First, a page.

Abstract 2924: Association of NOS1AP Genetic Variants with QT Interval Duration in Families from the Diabetes Heart Study
Background: Prolongation of the electrocardiographic QT interval is a risk factor for sudden cardiac death (SCD) in unselected samples as well as in post-myocardial infarction patients or those with diabetes. Common genetic variants in the nitric oxide synthase 1 adaptor protein (NOS1AP) gene have been reported to be associated with QT interval duration in individuals of European ancestry. We sought to replicate the association of NOS1AP variants with QT interval duration in pedigrees enriched for type 2 diabetes mellitus (T2DM).
Methods and Results: Two single nucleotide polymorphisms (SNPs) in the NOS1AP gene, rs10494366 and rs10918594, were genotyped in a collection of 937 European Americans (EAs) and 177 African Americans (AAs) in 450 pedigrees containing at least two siblings with T2DM. An additive genetic model was tested for each SNP in ancestry-specific analyses using SOLAR in the total sample and in the diabetic subset (EA n=778, AA n=159), with and without exclusion of QT-altering medications. In the EA individuals, rs10494366 minor allele homozygotes had an 8.9 msec longer mean QT interval compared to major homozygotes (additive model p=4.4x10-3); rs10918594 minor homozygotes had a 12.9 msec longer mean QT interval compared to major homozygotes (p=9.9x10-5). Excluding users of QT-altering medications in the diabetic-only EA sample (n=514) strengthened the association despite the reduction in sample size (20.6 msec difference, p=2.0x10-5; 23.4 msec difference, p=8.9x10-7, respectively). No association between the NOS1AP SNPs and QT interval duration was observed in the limited number of AA individuals examined.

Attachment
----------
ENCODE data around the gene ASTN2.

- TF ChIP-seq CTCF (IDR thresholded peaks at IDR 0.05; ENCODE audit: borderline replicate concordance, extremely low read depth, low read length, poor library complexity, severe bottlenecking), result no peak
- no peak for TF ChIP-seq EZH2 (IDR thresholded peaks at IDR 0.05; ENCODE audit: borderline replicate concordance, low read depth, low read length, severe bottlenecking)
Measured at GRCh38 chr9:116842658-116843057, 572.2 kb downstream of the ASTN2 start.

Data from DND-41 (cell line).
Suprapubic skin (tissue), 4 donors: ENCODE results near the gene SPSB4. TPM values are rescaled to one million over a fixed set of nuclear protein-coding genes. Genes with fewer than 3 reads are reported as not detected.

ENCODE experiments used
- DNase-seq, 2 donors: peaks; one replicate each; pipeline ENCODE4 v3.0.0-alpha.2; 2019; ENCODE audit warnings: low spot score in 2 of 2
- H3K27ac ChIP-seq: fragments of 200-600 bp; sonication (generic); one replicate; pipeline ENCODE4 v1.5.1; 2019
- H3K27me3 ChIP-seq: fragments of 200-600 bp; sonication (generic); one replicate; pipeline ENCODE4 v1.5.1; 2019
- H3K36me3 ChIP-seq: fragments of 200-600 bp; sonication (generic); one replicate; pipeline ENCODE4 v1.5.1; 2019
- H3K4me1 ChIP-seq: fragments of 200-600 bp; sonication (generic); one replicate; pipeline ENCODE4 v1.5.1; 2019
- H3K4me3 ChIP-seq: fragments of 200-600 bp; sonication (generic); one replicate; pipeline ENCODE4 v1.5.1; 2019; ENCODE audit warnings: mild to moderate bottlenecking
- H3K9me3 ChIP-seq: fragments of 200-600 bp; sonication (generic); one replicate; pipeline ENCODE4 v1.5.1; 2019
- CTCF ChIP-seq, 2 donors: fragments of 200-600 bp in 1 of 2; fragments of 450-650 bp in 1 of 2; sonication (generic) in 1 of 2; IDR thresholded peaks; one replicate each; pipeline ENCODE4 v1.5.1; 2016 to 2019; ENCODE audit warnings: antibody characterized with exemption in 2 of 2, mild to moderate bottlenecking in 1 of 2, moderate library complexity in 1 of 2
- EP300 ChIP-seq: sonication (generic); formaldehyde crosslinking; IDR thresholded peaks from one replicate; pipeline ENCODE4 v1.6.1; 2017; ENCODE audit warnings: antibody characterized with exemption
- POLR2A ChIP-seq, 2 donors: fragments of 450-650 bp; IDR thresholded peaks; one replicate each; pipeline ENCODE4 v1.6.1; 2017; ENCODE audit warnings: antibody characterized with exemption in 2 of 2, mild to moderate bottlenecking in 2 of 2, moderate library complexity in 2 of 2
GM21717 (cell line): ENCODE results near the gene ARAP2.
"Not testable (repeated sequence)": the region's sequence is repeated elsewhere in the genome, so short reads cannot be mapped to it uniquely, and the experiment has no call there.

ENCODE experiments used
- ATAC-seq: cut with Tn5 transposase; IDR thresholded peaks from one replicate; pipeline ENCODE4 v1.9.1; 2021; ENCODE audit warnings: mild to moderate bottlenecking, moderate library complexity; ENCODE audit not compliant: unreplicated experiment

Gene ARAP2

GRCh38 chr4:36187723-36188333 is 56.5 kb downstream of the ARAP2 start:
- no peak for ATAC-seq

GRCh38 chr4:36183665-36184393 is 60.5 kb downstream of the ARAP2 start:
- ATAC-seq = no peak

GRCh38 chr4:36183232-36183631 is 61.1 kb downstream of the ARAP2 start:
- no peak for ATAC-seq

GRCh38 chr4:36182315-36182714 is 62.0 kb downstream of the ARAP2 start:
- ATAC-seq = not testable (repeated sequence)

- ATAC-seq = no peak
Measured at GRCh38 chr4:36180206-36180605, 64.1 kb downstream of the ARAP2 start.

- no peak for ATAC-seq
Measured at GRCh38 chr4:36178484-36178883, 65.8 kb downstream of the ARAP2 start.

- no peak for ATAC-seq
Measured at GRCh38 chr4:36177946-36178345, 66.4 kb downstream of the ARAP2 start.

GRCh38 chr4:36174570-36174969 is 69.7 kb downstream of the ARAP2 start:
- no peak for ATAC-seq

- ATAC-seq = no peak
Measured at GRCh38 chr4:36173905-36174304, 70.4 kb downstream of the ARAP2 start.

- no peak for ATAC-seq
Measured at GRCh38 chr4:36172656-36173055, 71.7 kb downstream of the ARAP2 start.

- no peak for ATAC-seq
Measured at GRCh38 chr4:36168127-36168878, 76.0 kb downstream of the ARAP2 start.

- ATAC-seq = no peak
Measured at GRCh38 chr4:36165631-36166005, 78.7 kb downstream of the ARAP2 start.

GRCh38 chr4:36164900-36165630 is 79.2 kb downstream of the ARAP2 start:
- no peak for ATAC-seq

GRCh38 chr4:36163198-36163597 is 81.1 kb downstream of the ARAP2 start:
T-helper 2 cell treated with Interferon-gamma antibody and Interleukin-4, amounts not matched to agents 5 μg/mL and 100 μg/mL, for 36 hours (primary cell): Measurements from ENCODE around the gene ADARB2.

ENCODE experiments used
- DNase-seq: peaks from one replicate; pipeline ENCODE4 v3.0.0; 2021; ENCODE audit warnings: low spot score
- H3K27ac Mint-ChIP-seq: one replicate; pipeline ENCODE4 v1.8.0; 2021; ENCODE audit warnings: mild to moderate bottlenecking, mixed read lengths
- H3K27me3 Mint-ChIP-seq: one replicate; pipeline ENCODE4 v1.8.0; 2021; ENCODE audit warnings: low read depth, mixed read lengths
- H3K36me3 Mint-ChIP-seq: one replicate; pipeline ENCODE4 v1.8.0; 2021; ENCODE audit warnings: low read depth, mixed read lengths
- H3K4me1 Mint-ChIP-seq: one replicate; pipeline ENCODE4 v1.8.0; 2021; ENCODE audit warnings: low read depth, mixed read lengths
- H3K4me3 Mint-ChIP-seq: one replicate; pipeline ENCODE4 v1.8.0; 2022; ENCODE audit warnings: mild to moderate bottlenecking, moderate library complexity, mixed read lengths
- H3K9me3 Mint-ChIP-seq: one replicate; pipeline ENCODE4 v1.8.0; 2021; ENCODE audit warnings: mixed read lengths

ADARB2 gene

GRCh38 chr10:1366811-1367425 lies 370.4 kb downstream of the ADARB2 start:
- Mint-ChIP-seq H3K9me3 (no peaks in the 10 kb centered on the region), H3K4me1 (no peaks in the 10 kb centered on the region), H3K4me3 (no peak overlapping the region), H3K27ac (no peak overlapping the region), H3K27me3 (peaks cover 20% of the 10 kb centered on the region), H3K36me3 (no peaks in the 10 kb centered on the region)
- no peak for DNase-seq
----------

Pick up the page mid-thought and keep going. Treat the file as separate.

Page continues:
Conclusions: Two NOS1AP SNPs are strongly associated with QT interval duration in a predominately diabetic EA sample. Stronger effects of NOS1AP variants in diabetic individuals compared to previously reported unselected samples suggest that this patient subset may be particularly susceptible to genetic variants that influence myocardial depolarization and repolarization as manifest in the QT interval.